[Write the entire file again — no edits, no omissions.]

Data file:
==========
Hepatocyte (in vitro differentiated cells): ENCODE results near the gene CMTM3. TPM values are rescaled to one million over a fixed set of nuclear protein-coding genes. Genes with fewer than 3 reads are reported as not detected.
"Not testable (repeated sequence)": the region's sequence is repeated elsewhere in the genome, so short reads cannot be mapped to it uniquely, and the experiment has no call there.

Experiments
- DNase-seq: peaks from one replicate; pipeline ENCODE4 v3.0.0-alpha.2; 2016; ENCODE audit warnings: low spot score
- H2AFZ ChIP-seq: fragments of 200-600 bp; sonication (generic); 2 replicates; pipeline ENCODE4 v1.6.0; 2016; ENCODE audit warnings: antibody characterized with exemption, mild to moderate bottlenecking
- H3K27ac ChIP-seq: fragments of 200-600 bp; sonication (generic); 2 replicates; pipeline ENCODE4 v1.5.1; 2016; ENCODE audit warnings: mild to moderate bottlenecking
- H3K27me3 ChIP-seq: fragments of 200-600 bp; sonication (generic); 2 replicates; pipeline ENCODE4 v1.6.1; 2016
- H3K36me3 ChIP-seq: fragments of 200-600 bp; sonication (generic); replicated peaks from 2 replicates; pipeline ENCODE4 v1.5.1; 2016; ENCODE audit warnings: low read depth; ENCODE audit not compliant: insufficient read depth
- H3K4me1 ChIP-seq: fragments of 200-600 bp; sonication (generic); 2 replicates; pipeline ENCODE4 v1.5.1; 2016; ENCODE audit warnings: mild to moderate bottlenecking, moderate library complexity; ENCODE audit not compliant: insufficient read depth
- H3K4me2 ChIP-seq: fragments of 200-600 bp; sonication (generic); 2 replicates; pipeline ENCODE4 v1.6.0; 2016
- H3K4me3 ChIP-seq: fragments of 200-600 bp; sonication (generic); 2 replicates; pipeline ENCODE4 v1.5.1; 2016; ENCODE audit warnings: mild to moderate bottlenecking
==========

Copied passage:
Hepatocyte (in vitro differentiated cells): ENCODE results near the gene CMTM3. TPM values are rescaled to one million over a fixed set of nuclear protein-coding genes. Genes with fewer than 3 reads are reported as not detected.
"Not testable (repeated sequence)": the region's sequence is repeated elsewhere in the genome, so short reads cannot be mapped to it uniquely, and the experiment has no call there.

Experiments
- DNase-seq: peaks from one replicate; pipeline ENCODE4 v3.0.0-alpha.2; 2016; ENCODE audit warnings: low spot score
- H2AFZ ChIP-seq: fragments of 200-600 bp; sonication (generic); 2 replicates; pipeline ENCODE4 v1.6.0; 2016; ENCODE audit warnings: antibody characterized with exemption, mild to moderate bottlenecking
- H3K27ac ChIP-seq: fragments of 200-600 bp; sonication (generic); 2 replicates; pipeline ENCODE4 v1.5.1; 2016; ENCODE audit warnings: mild to moderate bottlenecking
- H3K27me3 ChIP-seq: fragments of 200-600 bp; sonication (generic); 2 replicates; pipeline ENCODE4 v1.6.1; 2016
- H3K36me3 ChIP-seq: fragments of 200-600 bp; sonication (generic); replicated peaks from 2 replicates; pipeline ENCODE4 v1.5.1; 2016; ENCODE audit warnings: low read depth; ENCODE audit not compliant: insufficient read depth
- H3K4me1 ChIP-seq: fragments of 200-600 bp; sonication (generic); 2 replicates; pipeline ENCODE4 v1.5.1; 2016; ENCODE audit warnings: mild to moderate bottlenecking, moderate library complexity; ENCODE audit not compliant: insufficient read depth
- H3K4me2 ChIP-seq: fragments of 200-600 bp; sonication (generic); 2 replicates; pipeline ENCODE4 v1.6.0; 2016
- H3K4me3 ChIP-seq: fragments of 200-600 bp; sonication (generic); 2 replicates; pipeline ENCODE4 v1.5.1; 2016; ENCODE audit warnings: mild to moderate bottlenecking